While the magazine title by itself is unlikely to reveal the plot, the “Woof Woof” on the envelope summoning you to tear it open, and the featuring cover stars of the magazine – are rather big hints of what lies within.
This strappy young publication which is only three issues old, is shining the spot light on our canine friends and highlighting the role of the ever-inspiring ‘muse’ they play in our lives. Four&Sons chronicles the work of interesting people from different walks of life (music to literature) and their interesting dogs (glaborous Chihuahuas to moody English Bulldogs).
As you can imagine, this is one print you are likely to instantly connect with if you’ve ever had a dog as your best bud. Just watch them grab the lime light, striking that perfect pose for a scintillating cover or showing off their groovy strides as they accompany their relatively giant two-legged friends - looking considerably more desirable.
Four&Sons is an Australian biannual independent publication at the helm of which is Marta Roca, Publisher and Creative Director/ Editor of the magazine; and Nadia Saccardo the Editor-at-Large, who some of us may know as the co-founder of Smith Journal, another successful indie magazine title from Down Under. The striking list of contributors to the magazine from across the world, most of whom unabashedly prefer dogs to humans, do a marvellous job of covering the features and writing tales centred around the wide-eyed subject.
The magazine recently released its third issue, which follows creatives across different fields so as to learn about the influence their mutts (generically speaking) have had on them and their work.
The issue starts off with a feature by Martin Usborn, introducing his journey of tracing the abysmal fall from grace of Spanish hunting dogs (Galgo or Spanish Greyhounds) and the gruesome treatment that is meted out to them, once abandoned (for being too old or not good enough) by our race. Usborn’s work of chasing the journey of the breed from historical heaven to modern day hell is now captured in a successfully Kickstarer funded photography book Where Hunting Dogs Rests. Also featured is an interview with another acclaimed photographer and self-confessed ‘Dog Whisperer’, Mary Ellen Mark about her advocacy of analogue photography and her photobook Man and Beast published last year, that explores the bond between humans and animals in two seemingly different cultures – Mexico and India.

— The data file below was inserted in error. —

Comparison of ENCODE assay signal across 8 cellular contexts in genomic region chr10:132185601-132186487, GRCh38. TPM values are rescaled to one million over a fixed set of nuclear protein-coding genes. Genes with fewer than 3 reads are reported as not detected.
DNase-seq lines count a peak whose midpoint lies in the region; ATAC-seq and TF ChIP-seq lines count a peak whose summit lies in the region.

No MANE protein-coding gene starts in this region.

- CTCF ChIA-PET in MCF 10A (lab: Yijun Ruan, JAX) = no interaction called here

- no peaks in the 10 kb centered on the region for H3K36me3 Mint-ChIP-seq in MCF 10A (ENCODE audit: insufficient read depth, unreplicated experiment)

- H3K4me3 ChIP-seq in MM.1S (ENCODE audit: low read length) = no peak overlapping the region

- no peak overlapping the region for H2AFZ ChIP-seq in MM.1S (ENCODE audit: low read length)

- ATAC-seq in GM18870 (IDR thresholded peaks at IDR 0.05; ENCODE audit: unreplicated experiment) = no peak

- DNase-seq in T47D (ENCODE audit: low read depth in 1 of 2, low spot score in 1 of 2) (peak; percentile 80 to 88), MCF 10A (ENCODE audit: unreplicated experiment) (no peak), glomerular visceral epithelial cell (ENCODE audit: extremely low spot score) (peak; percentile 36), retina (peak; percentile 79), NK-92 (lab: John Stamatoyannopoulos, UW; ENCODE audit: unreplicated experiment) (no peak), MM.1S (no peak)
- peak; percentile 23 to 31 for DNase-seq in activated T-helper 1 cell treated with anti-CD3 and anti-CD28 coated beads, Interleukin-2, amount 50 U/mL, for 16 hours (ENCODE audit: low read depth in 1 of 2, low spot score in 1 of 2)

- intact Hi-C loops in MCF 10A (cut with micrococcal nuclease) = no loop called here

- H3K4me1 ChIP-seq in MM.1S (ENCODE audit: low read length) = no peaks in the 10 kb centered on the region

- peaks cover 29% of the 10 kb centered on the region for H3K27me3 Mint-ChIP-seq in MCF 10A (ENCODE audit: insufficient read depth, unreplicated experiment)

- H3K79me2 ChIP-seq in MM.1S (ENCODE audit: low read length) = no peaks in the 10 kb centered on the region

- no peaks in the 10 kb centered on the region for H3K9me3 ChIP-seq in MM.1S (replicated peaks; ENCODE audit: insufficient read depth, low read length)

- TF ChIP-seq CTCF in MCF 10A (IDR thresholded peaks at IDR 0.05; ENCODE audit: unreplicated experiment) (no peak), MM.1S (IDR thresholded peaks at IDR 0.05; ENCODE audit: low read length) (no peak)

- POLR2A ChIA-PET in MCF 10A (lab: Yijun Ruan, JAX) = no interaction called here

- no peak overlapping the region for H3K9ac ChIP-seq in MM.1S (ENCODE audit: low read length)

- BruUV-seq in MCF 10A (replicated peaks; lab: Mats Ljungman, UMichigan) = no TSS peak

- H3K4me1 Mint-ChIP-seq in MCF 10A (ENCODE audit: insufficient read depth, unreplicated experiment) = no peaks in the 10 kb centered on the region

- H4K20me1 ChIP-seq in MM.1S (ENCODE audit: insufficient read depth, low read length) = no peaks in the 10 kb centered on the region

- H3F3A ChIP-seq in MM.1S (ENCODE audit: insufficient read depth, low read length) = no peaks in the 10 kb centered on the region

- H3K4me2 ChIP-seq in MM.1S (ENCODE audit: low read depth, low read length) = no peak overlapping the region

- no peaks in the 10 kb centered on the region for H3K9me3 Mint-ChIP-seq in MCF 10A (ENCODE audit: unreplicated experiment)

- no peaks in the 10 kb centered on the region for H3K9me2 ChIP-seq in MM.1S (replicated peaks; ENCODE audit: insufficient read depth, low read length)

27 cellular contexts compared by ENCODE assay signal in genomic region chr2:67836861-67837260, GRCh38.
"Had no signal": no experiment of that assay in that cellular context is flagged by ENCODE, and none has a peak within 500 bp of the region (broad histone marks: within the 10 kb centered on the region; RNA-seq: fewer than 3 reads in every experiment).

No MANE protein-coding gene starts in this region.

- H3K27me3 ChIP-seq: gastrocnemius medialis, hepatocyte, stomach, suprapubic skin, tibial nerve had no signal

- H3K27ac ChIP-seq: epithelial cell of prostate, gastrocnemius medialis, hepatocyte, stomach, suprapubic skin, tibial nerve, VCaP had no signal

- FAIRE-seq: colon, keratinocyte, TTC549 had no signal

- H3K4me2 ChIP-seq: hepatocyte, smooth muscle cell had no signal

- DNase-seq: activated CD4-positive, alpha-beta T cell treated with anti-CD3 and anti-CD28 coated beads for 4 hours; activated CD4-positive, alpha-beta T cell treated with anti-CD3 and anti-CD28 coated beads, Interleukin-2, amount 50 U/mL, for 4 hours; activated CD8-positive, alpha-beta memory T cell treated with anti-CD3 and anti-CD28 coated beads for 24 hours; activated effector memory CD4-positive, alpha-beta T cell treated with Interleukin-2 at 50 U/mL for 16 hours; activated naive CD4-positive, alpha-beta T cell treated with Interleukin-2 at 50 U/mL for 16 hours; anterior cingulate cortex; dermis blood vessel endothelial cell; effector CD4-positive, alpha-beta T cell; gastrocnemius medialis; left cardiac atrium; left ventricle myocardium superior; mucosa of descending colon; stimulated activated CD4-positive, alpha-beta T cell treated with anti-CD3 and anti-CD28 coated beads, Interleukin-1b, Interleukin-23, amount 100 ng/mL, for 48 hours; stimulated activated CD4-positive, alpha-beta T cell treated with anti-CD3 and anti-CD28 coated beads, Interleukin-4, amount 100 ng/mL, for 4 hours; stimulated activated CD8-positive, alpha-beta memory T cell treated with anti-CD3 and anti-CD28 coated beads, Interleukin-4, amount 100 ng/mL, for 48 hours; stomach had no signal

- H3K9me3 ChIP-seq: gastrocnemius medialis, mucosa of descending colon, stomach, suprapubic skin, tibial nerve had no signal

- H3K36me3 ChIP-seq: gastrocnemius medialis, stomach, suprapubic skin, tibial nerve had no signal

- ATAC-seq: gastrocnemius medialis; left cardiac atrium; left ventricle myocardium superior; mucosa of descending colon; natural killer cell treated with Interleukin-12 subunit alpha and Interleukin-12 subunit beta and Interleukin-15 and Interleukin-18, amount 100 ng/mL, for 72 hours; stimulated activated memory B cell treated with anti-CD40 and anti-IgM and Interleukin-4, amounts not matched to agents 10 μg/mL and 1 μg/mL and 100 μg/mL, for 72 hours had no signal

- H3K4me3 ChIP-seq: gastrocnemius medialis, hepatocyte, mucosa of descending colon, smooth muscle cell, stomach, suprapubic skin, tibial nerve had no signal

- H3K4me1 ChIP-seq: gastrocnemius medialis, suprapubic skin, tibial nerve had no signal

In an interview, artist Geoff McFetridge who has had an illustrious career sketching designs for brands including Nike, creating animation for The New York Times and who was also responsible for designing visual elements for Spike Jone’s Her – introduces his two rescues, Sweetie & Foxy and chats about what keeps him away from sketching dogs. We read about dachshund-friendly architecture (ingenious!), an essay by Wells Towers relaying a hilarious account of falling in love with a Chihuahua and much more.
Talking about the role dogs have played in our careers, the issue meets a legendary Tokyo groomer Shigetomo Egashira and his staff of 11 humans and 10 dogs running a dog grooming salon, DogMan in Tokyo.
The magazine successfully delivers on its aim of showcasing man’s best friends in the role of a muse and is likely to gently tug at the hearts of even those who have deprived themselves of experiencing the power of this friendship and bond, thus far.